Wednesday, June 22, 2011

The MSM and Netroots Miss the Story

A few weeks ago I was thrilled to see that Salon highlighted the story about the DOJ's Civil Rights Division focus on police brutality. But it didn't surprise me that almost no other media (traditional or alternative) picked up on the story.

The same thing happened last week when Time broke this story.

It has been nearly a decade since Manadel al-Jamadi, an Iraqi prisoner known as "the Iceman" — for the bungled attempt to cool his body and make him look less dead — perished in CIA custody at Abu Ghraib. But now there are rumbles in Washington that the notorious case, as well as other alleged CIA abuses, could be returning to haunt the agency. TIME has learned that a prosecutor tasked with probing the CIA — John Durham, a respected, Republican-appointed U.S. Attorney from Connecticut — has begun calling witnesses before a secret federal grand jury in Alexandria, Va., looking into, among other things, the lurid Nov. 4, 2003, homicide, which was documented by TIME in 2005.

TIME has obtained a copy of a subpoena signed by Durham that points to his grand jury's broader mandate, which could involve charging additional CIA officers and contract employees in other cases. The subpoena says "the grand jury is conducting an investigation of possible violations of federal criminal laws involving War Crimes (18 USC/2441), Torture (18 USC 243OA) and related federal offenses."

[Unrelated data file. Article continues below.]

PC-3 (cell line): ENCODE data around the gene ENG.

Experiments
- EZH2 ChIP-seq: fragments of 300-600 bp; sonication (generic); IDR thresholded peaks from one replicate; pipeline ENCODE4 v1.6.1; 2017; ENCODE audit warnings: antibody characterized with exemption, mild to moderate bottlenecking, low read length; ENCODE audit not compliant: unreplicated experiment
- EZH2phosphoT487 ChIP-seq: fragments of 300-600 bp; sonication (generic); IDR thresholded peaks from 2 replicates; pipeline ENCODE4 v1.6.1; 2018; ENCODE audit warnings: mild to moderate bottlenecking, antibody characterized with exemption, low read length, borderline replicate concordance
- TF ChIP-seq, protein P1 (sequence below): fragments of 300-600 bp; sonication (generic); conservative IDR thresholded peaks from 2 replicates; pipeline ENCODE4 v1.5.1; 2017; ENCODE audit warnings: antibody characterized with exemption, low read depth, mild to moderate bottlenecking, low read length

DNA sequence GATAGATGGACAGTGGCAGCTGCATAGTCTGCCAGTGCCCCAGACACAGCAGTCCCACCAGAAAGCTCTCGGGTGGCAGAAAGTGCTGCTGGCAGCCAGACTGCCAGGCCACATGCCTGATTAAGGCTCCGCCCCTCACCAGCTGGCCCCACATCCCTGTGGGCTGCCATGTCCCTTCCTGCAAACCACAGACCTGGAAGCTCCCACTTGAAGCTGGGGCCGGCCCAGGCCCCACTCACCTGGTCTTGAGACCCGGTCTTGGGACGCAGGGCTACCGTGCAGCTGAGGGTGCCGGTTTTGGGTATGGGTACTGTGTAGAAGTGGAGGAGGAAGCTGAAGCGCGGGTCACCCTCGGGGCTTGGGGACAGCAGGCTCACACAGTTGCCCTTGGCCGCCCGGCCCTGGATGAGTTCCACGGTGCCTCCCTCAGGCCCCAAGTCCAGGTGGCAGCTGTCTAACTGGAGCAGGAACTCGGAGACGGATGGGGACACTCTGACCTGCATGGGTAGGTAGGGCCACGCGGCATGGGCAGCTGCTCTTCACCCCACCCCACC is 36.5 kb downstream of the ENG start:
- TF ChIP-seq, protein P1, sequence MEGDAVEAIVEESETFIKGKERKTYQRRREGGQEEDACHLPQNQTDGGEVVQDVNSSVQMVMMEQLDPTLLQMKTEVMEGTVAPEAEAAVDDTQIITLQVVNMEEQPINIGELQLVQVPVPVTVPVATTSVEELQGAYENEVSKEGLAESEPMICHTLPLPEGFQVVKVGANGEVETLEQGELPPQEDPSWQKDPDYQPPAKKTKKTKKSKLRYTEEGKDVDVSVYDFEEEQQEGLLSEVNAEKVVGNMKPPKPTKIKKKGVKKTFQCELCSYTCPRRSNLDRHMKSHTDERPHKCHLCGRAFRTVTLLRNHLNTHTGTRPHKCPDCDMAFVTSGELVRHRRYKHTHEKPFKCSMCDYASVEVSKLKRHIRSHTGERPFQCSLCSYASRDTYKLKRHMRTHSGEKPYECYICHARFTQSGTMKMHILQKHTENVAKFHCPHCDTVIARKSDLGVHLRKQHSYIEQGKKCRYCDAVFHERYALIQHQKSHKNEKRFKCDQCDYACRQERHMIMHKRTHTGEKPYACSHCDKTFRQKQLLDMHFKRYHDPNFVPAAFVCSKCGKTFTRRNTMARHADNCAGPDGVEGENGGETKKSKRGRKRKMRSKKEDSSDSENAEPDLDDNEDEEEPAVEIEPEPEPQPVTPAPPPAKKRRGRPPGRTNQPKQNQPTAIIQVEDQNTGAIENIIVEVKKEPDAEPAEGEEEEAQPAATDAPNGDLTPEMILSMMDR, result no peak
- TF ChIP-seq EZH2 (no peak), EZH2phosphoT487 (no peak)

In 2009 — after President Barack Obama replaced President George W. Bush — new U.S. Attorney General Eric Holder tapped Durham to review roughly a dozen cases of alleged abuse against “war on terror” suspects that had gone dormant. Holder's decision to expand the probe occurred shortly before the CIA released a five-year-old IG report detailing a litany of detainee abuse by the agency.

Anyone who has travelled in places populated by the poutragers knows that - other than criticizing the Obama administration about the Wall Street bailout - the biggest complaint they have is that Attorney General Holder is not going after torturers and war crimes.

What they fail to realize are two things:

1. The passage of the Military Commissions Act combined with the OLC memos made much of what the previous administration did very difficult (if not impossible) to prosecute in a court of law.

2. Building a case that has a chance in court takes time - often years. We're now seeing the fruits of some of the Special Prosecutor's work.

But perhaps more importantly, the narrative that Obama and Holder are complicit with the Bush administration in all of this because of their apparent failure to prosecute, got developed and will not be budged. I learned about this Grand Jury from the diary at Daily Kos linked to above. But it sunk into oblivion there without much notice. And of course, champions of torture prosecutions like Glenn Greenwald seem to have failed to notice it at all.

I tend to think about the story of the tree falling in the forest. If no one is around to hear, does it make a sound? The Obama administration is very often at work on the very things that progressives say they want. But what happens if no one notices?

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